The main limitation in our study was the short follow-up period, where the long-term impact of the lockdown on patients’ visual outcomes is yet to be unraveled. Moreover, the small number of patients in each subgroup may hinder the generalizability of our sub-group analysis. The small number also did not allow us to analyze the difference between each type of injection and the outcome.
While retina and its diseases are the major topics where high-quality evidence and randomized controlled trials present,36 we believe our study can help policymakers in the decision making, patient prioritization and allocation of resources during times of crises and lockdowns and, in this particular example, how to prioritize patients who should be receiving intravitreal injections.
The present study was conducted on a small Jordanian cohort of patients with various eye conditions requiring intravitreal injections, who encountered a delay due to the recent COVID-19 pandemic lockdown in Jordan. The delay in the scheduled intravitreal injections resulted in negative variable outcomes depending on the indication of injection. We recommend that triaging the urgency of patients based on the indication of intravitreal injection might be a safe approach in potential future lockdowns and emergencies. Priority should be given to patients who are expected to deteriorate due to any delay. In diabetic patients receiving intravitreal injections, a delay of more than 2 months should be avoided. In this particular setting, equity and not equality should refurbish.
The authors thank all the patients for their participation in this study. Authors are thankful to the Foundation to Support the Development of Ophthalmology, Lublin, Poland, for the technical support during the publication of the results. The Foundation had no role in the design of the study; in the collection, analyses, or interpretation of data; in the writing of the manuscript, or in the decision to publish the results.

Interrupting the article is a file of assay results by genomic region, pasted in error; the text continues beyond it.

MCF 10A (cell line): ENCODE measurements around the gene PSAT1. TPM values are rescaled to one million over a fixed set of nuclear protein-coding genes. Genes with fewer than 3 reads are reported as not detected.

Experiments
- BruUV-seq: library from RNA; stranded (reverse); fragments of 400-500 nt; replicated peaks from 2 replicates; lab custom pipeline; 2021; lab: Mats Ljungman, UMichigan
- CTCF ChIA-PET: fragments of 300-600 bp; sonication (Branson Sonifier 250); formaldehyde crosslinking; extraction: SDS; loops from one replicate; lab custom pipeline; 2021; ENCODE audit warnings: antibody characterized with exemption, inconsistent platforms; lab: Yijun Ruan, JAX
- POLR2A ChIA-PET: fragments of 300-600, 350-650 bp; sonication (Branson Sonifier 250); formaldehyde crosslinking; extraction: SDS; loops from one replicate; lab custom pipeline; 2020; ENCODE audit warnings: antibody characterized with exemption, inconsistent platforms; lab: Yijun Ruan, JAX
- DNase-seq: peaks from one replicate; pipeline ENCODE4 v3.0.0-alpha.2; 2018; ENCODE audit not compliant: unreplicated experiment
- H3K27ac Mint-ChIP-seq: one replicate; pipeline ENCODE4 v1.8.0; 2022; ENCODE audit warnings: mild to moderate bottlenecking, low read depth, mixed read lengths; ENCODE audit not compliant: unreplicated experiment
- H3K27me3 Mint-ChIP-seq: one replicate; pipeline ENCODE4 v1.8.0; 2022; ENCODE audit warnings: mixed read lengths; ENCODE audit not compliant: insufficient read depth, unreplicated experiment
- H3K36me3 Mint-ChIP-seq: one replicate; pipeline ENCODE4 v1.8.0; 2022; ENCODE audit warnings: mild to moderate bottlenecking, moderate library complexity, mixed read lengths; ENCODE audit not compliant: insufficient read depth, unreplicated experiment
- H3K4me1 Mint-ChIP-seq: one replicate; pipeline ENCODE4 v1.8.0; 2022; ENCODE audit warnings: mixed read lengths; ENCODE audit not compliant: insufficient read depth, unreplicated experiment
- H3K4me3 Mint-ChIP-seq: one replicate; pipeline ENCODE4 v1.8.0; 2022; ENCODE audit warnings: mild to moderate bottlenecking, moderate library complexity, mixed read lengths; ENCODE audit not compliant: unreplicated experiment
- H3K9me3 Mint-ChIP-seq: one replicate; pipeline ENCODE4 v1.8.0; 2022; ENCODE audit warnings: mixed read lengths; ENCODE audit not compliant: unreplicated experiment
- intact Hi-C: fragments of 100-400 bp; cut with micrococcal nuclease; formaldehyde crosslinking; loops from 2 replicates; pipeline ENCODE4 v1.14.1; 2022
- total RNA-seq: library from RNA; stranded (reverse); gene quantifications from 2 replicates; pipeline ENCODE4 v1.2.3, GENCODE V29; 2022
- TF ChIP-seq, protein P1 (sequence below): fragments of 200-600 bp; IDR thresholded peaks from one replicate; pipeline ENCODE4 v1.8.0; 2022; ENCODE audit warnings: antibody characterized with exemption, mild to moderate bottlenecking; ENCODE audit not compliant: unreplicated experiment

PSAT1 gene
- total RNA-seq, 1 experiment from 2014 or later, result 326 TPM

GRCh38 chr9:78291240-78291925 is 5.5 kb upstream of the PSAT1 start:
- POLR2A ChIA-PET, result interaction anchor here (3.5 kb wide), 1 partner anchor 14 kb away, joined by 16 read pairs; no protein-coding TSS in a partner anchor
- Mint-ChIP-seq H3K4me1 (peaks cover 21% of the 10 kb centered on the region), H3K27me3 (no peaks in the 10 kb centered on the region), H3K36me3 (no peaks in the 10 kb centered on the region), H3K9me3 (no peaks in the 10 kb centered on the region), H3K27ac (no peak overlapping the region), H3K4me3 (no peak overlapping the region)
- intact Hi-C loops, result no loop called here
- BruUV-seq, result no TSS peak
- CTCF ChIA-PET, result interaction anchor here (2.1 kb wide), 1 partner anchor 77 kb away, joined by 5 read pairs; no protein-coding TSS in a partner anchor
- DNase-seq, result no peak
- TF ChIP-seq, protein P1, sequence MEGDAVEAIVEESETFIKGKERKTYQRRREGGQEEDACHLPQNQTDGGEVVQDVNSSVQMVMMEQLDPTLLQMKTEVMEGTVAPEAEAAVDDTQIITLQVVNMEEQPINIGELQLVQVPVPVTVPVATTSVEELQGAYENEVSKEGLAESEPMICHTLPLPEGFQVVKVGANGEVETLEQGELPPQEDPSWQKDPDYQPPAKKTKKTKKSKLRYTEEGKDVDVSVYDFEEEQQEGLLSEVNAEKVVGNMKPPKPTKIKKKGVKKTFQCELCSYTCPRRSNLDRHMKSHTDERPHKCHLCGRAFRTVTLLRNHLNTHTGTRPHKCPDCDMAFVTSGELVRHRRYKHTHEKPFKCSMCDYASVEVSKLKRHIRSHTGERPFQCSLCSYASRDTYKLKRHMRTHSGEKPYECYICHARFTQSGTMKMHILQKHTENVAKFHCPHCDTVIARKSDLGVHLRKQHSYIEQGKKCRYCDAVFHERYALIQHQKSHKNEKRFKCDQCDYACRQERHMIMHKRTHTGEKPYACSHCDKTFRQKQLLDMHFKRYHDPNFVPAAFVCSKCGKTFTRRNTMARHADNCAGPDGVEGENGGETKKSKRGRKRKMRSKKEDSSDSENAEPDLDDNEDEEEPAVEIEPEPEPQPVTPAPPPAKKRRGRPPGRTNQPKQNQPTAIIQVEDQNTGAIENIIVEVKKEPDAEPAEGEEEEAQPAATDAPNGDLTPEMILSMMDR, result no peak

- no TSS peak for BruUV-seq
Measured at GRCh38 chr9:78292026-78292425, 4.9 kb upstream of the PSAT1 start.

All authors contributed to data analysis, drafting or revising the article, have agreed on the journal to which the article will be submitted, gave final approval of the version to be published, and agree to be accountable for all aspects of the work.
This research received no external funding.
Dr Sandrine Zweifel reports grants, personal fees from Bayer Healthcare Pharmaceuticals, grants, personal fees from Novartis Pharma AG, and personal fees from Roche Diagnostics, outside the submitted work. The authors report no other conflicts of interest in this work.
1. WHO Director-General’s opening remarks at the media briefing on COVID-19-11 March 2020 [Internet]. Available from: https://www.who.int/dg/speeches/detail/who-director-general-s-opening-remarks-at-the-media-briefing-on-covid-19—11-march-2020.
2. Pei X, Jiao X, Lu D, Qi D, Huang S. How to face COVID-19 in ophthalmology practice medical hypothesis, discovery & innovation in ophthalmology. Available from: http://mehdijournal.com/index.php/mehdiophthalmol/article/view/830.
3. Hu VH, Watts E, Burton M, et al. Protecting yourself and your patients from COVID-19 in eye care. Community Eye Health. 2020;33(108):S1–6.
4. Tognetto D, Brézin AP, Cummings AB, et al. Rethinking elective cataract surgery diagnostics, assessments, and tools after the COVID-19 pandemic experience and beyond: insights from the EUROCOVCAT GROUP. DIAGNOSTICS (Basel). Diagnostics. 2020;10(12):E1035. doi:10.3390/diagnostics10121035
5. Ferrara M, Romano V, Steel DH, et al. Reshaping ophthalmology training after COVID-19 pandemic. Eye. 2020;1:1–9.
6. Jørstad ØK, Steffensen LA, Eriksen K, Bragadóttir R, Moe MC. Thirteen years of intravitreal anti-vascular endothelial growth factor therapy: the promises and burdens of a paradigm shift told from the perspective of the largest retina service in Norway. Acta Ophthalmol. 2020;98(8):774–779.
7. Plyukhova AA, Budzinskaya MV, Starostin KM, et al. Comparative Safety of Bevacizumab, Ranibizumab, and Aflibercept for Treatment of Neovascular Age-Related Macular Degeneration (AMD): A Systematic Review and Network Meta-Analysis of Direct Comparative Studies. J Clin Med. 2020;189(5):1522. doi:10.3390/jcm9051522
8. Reibaldi M, Russo A, Avitabile T, et al. Treatment of persistent serous retinal detachment in Vogt-Koyanagi-Harada syndrome with intravitreal bevacizumab during the systemic steroid treatment. Retina. 2014;34(3):490–6. doi:10.1097/IAE.0b013e3182a0e446
9. Yousef YA, ElRimawi AH, Nazzal RM, et al. Coats' disease: characteristics, management, outcome, and scleral external drainage with anterior chamber maintainer for stage 3b disease. Medicine (Baltimore). 2020;99(16):e19623. doi:10.1097/MD.0000000000019623
10. Recommendations for urgent and nonurgent patient care [Internet]. Available from: https://www.aao.org/headline/new-recommendations-urgent-nonurgent-patient-care.
11. American Society of Retina Specialists (ASRS) member alert regarding the COVID-19 pandemic [Internet]. Available from: https://www.asrs.org/practice/asrs-member-alert-regarding-covid-19-pandemic.